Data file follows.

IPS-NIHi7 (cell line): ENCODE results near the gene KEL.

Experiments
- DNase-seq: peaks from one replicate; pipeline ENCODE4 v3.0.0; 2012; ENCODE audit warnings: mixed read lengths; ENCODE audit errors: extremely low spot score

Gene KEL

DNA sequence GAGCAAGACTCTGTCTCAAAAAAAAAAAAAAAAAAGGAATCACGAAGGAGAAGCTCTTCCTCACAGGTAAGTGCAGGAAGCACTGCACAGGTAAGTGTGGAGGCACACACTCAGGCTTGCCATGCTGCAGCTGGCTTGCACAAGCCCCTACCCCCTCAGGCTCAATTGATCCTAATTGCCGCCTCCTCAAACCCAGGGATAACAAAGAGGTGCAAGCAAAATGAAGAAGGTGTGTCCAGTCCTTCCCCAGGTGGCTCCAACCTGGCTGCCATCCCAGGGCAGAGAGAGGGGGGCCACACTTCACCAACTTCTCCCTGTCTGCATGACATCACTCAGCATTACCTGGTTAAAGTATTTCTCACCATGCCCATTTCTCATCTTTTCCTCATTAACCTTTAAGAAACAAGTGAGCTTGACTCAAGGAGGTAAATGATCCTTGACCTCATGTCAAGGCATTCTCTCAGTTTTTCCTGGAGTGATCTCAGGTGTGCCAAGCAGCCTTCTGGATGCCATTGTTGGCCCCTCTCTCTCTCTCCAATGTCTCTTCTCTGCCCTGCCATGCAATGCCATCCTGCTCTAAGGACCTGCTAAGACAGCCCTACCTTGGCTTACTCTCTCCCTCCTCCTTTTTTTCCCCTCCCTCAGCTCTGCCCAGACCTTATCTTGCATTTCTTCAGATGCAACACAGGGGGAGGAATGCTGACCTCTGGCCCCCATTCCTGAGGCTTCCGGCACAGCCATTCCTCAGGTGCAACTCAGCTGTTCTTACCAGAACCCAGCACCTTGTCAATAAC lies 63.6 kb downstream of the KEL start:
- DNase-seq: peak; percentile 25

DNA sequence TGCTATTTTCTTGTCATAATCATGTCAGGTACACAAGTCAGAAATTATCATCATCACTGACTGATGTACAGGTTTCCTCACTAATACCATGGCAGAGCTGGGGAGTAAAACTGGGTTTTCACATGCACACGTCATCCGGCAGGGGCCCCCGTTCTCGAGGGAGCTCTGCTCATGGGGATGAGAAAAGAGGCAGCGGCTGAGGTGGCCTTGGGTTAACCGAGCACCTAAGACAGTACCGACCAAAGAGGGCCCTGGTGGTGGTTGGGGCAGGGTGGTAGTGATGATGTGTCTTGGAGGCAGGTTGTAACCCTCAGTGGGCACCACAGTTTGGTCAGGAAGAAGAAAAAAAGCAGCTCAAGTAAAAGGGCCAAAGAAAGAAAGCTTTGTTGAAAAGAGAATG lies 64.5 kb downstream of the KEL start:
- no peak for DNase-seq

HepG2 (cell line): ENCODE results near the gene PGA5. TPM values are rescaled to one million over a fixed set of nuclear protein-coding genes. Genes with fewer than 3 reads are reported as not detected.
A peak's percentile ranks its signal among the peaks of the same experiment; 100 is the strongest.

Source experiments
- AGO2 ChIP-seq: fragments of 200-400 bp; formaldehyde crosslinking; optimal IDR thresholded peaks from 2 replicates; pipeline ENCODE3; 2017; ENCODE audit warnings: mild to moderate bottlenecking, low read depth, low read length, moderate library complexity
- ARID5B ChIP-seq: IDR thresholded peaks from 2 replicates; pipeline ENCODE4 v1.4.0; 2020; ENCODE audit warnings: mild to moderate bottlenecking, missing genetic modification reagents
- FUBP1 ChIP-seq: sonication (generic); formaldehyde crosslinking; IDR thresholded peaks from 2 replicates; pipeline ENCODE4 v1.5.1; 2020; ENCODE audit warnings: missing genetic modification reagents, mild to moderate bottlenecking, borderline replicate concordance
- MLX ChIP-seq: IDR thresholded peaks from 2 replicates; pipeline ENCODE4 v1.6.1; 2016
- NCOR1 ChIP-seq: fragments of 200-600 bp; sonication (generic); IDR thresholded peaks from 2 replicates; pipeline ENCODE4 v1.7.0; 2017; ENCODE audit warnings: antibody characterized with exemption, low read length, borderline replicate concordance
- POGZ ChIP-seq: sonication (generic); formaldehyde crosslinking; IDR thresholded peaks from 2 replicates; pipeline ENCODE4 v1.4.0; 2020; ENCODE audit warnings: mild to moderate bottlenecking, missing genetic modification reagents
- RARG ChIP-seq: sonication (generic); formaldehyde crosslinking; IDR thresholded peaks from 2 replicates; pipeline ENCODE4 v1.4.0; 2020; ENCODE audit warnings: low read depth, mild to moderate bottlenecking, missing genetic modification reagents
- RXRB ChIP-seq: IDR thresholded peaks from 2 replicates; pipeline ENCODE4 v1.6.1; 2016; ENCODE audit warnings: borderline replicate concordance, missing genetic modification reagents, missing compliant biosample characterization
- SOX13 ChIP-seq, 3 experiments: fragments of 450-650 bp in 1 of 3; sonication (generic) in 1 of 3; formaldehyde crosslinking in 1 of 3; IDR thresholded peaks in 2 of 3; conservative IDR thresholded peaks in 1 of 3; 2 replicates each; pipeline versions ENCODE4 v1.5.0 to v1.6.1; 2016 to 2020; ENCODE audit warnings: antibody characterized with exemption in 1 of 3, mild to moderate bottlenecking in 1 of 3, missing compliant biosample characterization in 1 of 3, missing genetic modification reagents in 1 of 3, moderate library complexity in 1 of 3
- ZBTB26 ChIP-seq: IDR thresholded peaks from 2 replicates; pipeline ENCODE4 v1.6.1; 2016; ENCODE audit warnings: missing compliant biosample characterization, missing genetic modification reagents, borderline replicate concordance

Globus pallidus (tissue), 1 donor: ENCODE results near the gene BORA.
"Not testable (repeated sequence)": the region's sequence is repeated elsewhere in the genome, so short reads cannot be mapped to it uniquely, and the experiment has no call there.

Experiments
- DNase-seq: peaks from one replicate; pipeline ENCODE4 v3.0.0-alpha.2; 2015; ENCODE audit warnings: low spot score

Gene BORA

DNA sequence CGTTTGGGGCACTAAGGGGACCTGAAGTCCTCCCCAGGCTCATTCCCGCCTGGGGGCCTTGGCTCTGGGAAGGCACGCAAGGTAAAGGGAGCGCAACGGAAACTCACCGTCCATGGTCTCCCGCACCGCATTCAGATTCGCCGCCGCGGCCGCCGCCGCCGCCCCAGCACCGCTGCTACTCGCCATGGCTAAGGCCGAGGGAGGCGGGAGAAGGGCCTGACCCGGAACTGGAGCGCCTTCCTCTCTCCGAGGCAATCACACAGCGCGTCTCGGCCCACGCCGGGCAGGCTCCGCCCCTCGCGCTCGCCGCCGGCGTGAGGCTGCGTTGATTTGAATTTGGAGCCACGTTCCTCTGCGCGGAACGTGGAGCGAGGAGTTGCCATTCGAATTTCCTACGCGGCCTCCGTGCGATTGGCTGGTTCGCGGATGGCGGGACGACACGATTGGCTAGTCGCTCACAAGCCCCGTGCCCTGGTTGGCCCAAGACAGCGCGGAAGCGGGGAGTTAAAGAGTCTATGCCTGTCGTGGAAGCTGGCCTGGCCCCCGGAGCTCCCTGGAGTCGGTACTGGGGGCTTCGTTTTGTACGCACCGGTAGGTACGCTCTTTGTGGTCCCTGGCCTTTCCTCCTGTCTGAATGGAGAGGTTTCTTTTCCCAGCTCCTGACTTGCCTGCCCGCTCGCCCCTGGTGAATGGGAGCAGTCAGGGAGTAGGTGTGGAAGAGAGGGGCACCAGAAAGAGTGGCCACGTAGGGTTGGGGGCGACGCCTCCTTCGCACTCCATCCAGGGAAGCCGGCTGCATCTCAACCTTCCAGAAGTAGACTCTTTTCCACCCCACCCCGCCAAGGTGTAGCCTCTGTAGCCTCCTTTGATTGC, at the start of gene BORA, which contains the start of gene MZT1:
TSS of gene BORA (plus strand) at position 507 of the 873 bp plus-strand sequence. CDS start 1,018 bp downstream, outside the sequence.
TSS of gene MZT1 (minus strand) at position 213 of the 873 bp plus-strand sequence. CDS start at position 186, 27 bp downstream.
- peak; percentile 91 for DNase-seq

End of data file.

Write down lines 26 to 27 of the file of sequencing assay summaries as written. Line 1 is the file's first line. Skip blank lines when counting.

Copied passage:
Gene BORA

DNA sequence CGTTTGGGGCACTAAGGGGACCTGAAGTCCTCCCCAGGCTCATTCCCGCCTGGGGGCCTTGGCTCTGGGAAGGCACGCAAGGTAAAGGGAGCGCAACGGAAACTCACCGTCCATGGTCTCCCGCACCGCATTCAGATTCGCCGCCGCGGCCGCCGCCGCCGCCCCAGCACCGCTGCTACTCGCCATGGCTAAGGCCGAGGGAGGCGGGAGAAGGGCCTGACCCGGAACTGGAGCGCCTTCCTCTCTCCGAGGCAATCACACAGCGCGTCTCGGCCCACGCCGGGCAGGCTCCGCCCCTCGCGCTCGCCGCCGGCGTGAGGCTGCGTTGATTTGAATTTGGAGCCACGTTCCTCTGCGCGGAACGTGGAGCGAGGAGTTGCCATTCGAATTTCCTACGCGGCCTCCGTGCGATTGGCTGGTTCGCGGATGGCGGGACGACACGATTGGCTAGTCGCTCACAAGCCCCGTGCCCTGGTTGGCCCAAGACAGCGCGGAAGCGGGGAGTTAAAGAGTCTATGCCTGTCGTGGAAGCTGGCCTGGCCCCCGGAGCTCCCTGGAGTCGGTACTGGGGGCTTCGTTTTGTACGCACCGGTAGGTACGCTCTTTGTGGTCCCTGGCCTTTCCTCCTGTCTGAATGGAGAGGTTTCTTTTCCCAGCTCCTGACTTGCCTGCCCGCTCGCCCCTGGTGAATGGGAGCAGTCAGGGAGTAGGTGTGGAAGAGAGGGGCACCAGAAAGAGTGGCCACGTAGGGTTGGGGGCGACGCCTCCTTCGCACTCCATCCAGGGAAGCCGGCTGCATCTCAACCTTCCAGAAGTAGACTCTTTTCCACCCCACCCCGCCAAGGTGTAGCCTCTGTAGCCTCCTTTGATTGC, at the start of gene BORA, which contains the start of gene MZT1: